Avoid the "Old-Folks' Home" with a Speech-Enabled House
Joe is 81 years old and lives by himself in a small house in rural Minnesota. His children wanted him to move to an assisted-living facility when his wife died two years ago, but he steadfastly overruled their suggestion. As a compromise, his children outfitted his entire house with a collection of electronic devices designed to help seniors and others with mild to medium dementia live independently.
The radio alarm wakes Joe at 7 a.m. A speech synthesis system on his PC converts a list of the day’s scheduled activities into a voice that Joe hears through his Bluetooth-enabled hearing aid. Earlier, Joe’s daughter, Randi, sent an email to inform the activity scheduler in Joe’s PC that she and her two daughters would be stopping by to see him in the afternoon. Joe is delighted to be reminded of the visit by his two favorite granddaughters.
Joe goes about his usual morning activities, but forgets to take his medicine. An unmoved medicine bottle reports its inactivity to the PC, which creates a message delivered through Joe’s hearing aid: Remember to take your medicine.
After taking his medicine, Joe prepares breakfast; he fries bacon and two eggs. Joe uses the last two eggs from his refrigerator, so he records the words buy eggs onto a verbal to-do list by speaking into a microphone embedded into the frame of his glasses. Joe will replay the verbal to-do list when he goes shopping with his daughter later in the day.
While eating breakfast, Joe hears a message via his hearing aid that originates from the stove reminding him to turn off the flame if he is finished cooking.
In the hallway are pictures of Joe’s children, grandchildren, and friends, as well as a picture of his late wife. A small camera in Joe’s glasses captures the barcode included in her photograph and sends a message via Joe’s hearing aid asking if he would like to listen to a recording that his wife made before she died.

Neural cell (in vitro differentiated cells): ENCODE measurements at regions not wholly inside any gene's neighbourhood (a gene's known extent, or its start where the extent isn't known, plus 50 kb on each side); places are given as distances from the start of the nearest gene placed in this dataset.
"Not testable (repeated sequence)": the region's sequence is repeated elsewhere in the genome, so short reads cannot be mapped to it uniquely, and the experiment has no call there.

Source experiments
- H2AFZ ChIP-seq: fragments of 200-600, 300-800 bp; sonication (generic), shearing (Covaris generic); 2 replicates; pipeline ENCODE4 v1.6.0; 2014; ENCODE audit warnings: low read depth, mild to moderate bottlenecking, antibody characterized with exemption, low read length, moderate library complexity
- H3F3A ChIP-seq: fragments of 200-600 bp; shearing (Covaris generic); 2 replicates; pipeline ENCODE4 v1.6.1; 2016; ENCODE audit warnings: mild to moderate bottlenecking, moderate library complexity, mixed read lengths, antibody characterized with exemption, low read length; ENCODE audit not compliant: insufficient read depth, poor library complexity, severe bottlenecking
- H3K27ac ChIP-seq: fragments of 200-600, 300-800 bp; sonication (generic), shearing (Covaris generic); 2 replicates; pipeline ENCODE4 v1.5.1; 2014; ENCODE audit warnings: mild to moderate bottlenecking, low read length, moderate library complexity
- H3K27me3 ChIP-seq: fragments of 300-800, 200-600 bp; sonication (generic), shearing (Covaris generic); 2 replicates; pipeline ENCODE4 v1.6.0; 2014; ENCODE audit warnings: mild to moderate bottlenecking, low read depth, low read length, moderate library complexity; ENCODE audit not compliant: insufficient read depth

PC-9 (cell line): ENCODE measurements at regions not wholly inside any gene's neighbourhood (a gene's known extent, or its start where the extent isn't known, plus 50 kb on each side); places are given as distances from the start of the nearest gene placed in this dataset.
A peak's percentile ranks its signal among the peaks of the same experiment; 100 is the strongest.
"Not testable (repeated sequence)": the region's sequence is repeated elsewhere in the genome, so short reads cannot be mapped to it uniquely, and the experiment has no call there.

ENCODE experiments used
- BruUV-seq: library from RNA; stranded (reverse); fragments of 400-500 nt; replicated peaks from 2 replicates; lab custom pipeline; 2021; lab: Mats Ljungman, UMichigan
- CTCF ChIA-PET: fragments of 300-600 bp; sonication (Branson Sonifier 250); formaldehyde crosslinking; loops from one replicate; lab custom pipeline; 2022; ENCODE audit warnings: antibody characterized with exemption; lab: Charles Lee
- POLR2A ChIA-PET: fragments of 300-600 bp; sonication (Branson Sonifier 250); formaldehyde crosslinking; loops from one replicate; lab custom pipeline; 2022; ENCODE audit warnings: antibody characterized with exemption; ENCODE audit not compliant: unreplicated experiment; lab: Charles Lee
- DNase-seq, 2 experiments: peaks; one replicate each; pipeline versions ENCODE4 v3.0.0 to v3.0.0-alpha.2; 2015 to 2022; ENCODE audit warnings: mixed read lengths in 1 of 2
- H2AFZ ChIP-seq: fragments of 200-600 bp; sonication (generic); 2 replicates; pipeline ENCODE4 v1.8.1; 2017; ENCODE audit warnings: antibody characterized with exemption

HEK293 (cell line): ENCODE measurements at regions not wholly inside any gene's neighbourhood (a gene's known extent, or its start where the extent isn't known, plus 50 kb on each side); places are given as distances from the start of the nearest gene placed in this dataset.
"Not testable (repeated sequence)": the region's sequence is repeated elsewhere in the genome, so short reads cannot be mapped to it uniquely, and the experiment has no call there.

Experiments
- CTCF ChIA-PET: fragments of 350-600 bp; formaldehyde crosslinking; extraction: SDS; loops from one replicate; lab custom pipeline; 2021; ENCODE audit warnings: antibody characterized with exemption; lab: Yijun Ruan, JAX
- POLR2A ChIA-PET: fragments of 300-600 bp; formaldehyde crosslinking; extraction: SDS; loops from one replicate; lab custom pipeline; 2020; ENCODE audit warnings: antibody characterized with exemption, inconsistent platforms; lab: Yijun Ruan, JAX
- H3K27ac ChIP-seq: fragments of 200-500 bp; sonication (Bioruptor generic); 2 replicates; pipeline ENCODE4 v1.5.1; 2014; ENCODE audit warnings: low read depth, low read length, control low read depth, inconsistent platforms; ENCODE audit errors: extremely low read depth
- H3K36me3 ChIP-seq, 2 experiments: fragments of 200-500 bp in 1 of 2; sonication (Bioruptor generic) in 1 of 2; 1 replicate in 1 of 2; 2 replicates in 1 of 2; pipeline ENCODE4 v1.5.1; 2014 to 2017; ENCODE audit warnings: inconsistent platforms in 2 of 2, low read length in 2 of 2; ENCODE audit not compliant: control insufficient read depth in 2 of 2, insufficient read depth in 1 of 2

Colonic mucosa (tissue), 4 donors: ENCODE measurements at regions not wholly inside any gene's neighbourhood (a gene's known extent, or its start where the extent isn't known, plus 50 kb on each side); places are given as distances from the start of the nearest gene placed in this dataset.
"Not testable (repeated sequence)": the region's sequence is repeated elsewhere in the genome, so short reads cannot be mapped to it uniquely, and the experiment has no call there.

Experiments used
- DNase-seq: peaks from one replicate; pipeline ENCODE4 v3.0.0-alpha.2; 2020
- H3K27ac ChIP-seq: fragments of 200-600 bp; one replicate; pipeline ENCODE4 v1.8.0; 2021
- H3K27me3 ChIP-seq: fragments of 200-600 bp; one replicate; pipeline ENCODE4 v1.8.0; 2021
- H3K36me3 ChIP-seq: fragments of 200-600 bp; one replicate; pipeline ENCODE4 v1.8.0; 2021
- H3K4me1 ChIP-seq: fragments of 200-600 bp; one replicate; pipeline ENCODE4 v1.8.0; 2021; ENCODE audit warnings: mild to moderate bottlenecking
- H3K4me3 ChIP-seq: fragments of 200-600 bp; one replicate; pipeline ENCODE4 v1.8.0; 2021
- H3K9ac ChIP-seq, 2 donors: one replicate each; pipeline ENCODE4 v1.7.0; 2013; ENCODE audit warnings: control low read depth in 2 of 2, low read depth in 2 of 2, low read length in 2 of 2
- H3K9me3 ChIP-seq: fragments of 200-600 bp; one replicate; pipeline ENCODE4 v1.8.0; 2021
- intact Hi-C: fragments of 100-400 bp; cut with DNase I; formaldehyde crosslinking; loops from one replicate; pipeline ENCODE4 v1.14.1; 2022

After listening to the recording, Joe looks at the barcoded pictures of his four children. As he gazes at the picture of Randi, he hears the message: Randi will visit you this afternoon at 2 p.m. Joe speaks the word telephone into the microphone embedded in his glasses, and in a few seconds he is connected to Randi. Joe hears Randi’s words via his hearing aid, and his speech is captured by the microphone embedded in his glasses. Randi and Joe discuss the afternoon’s visit for about five minutes.
Joe then looks at a photo of his best friend, Sam, and is connected to him by phone. After chatting for a few minutes, they decide to play a round of virtual video golf. A camera analyzes Joe’s swing and calculates the trajectory of the golf ball. Both Joe and Sam can see the ball miss the hole by only a few inches.
Later in the day, Joe is awakened from his nap by the words spoken to his hearing aid: It is time for lunch. Joe prepares lunch as he excitedly waits for Randi and his granddaughters to arrive. When they finally arrive, one granddaughter bursts out, “Hello, Grandpa.” A camera captures her image, while a microphone captures her voice. The PC applies vision and speech algorithms to quickly determine that the girl’s name is Susie, which is spoken to Joe via his hearing aid. Joe gives her a big hug and a powerful, “How is my favorite granddaughter, Susie?” The other granddaughter exclaims, “What about me?” The PC’s recognition software whispers Anna’s name. “How is my other favorite granddaughter, Anna?” Joe asks, giving her a big hug as well.
Susie and Anna decide they want to watch TV. They adjust the volume for their own comfort. The TV audio is routed to Joe’s hearing aid, which adjusts the sound level so that Joe can also hear it.
Randi asks Joe how the new electronic devices are working. Joe lies: “I don’t know. They’re still in the box. Maybe I’ll take them out and try them when I get older.”
Joe and his family don’t really exist, but there are thousands of Joes who resist moving to assisted-living facilities. With assistive devices, it may be possible to extend their days in their familiar surroundings. All of the technology described above exists, but most of it is not available yet in a form for the public that can be easily integrated and used. This seems like a big business opportunity, especially as the Baby Boomers reach retirement age.
James Larson, Ph.D., is co-chair of the World Wide Web Consortium’s Voice Browser Working Group and author of the home-study guide The VoiceXML Guide. He can be reached at firstname.lastname@example.org.